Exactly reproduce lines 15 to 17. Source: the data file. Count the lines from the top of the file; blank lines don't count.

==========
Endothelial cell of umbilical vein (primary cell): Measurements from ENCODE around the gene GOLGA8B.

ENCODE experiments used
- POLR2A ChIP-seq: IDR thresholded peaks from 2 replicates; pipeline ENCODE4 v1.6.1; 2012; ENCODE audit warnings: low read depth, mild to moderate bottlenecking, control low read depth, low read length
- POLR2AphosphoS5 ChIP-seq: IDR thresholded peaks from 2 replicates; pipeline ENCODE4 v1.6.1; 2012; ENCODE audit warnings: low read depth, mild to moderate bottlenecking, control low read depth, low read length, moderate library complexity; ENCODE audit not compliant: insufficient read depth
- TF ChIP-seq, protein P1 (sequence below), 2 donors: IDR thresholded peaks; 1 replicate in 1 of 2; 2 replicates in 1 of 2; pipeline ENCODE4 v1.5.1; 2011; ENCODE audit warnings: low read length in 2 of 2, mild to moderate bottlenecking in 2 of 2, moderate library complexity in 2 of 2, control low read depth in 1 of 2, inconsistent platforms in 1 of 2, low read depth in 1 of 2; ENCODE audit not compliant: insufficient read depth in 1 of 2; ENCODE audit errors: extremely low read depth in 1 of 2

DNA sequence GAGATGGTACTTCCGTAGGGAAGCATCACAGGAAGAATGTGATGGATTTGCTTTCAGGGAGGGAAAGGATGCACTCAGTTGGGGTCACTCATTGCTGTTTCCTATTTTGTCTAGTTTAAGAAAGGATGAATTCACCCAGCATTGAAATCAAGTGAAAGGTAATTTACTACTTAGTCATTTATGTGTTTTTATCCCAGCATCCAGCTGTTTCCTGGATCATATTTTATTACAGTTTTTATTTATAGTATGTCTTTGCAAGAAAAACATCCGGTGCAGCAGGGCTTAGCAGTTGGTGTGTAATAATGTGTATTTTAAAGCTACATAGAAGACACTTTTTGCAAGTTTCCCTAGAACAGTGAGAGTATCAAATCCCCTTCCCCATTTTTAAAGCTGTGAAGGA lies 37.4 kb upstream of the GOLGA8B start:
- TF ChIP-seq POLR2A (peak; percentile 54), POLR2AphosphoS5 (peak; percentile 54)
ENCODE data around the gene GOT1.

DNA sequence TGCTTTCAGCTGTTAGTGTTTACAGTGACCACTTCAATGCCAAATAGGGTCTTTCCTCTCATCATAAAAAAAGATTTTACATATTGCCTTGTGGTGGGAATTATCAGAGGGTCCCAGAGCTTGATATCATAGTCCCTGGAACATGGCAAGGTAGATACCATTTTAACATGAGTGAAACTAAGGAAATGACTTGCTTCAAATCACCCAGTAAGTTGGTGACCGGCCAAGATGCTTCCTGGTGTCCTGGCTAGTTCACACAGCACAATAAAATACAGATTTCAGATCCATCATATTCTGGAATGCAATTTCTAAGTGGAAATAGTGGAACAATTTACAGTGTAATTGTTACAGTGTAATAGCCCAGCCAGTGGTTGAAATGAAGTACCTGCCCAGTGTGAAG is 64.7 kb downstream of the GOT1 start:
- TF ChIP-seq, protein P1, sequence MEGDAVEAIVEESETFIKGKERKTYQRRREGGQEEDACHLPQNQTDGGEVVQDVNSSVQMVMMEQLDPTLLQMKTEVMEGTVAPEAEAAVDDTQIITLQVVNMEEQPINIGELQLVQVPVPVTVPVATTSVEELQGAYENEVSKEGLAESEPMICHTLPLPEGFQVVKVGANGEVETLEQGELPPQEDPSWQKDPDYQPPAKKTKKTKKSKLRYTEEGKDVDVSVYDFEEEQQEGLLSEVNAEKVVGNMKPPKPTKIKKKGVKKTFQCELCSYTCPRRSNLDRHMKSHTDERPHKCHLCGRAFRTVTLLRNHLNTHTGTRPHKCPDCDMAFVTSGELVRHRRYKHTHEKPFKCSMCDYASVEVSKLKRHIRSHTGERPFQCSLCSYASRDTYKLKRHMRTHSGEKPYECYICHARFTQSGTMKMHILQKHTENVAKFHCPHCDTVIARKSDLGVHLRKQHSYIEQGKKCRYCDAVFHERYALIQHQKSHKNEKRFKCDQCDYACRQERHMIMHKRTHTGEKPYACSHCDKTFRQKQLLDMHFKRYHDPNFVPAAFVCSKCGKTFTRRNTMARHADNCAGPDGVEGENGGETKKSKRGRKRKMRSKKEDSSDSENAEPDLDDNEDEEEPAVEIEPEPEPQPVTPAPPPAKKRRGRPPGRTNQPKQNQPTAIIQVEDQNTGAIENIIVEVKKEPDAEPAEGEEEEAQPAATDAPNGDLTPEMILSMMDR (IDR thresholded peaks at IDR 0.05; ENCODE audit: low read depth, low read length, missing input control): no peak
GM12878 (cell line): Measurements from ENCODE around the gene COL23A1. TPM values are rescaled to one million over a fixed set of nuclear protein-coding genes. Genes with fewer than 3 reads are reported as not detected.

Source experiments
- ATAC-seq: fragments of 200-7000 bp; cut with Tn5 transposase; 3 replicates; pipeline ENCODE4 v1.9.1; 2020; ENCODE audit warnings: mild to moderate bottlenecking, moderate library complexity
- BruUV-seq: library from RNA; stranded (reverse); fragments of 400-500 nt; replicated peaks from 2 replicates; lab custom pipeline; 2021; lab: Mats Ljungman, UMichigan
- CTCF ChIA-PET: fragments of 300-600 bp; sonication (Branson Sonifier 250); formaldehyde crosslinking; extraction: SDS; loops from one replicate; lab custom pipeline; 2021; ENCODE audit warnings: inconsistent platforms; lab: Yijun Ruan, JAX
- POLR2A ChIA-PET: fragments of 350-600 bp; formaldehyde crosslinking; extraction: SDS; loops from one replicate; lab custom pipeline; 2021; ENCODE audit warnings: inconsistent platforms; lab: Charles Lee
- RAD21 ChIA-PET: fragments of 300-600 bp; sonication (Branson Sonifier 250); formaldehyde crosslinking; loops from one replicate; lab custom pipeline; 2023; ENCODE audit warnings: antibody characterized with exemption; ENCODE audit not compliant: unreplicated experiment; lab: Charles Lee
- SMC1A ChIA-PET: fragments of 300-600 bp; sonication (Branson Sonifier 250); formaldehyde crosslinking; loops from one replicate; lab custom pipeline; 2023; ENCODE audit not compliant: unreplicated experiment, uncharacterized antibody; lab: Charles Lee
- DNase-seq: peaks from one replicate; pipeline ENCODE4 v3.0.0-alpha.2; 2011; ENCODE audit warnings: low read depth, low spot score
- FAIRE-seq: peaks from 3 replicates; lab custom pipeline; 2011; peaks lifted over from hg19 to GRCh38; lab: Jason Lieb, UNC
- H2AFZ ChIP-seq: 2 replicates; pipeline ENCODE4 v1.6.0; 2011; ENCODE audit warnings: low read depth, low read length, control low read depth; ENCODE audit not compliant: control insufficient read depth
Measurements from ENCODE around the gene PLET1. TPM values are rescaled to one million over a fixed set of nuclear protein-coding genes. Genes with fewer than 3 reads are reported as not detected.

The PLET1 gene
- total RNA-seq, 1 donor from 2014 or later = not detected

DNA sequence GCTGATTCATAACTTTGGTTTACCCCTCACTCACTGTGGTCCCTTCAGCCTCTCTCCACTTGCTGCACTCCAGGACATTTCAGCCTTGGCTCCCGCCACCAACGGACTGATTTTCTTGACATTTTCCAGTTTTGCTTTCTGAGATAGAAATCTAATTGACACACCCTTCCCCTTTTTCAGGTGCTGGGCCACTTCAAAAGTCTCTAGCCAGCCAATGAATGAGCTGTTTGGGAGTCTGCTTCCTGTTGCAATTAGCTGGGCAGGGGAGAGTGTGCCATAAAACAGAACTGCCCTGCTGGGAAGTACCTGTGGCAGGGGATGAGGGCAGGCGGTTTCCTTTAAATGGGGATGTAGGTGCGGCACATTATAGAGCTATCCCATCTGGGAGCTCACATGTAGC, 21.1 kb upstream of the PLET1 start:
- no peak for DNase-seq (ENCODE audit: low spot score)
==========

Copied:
- CTCF ChIA-PET: fragments of 300-600 bp; sonication (Branson Sonifier 250); formaldehyde crosslinking; extraction: SDS; loops from one replicate; lab custom pipeline; 2021; ENCODE audit warnings: inconsistent platforms; lab: Yijun Ruan, JAX
- POLR2A ChIA-PET: fragments of 350-600 bp; formaldehyde crosslinking; extraction: SDS; loops from one replicate; lab custom pipeline; 2021; ENCODE audit warnings: inconsistent platforms; lab: Charles Lee
- RAD21 ChIA-PET: fragments of 300-600 bp; sonication (Branson Sonifier 250); formaldehyde crosslinking; loops from one replicate; lab custom pipeline; 2023; ENCODE audit warnings: antibody characterized with exemption; ENCODE audit not compliant: unreplicated experiment; lab: Charles Lee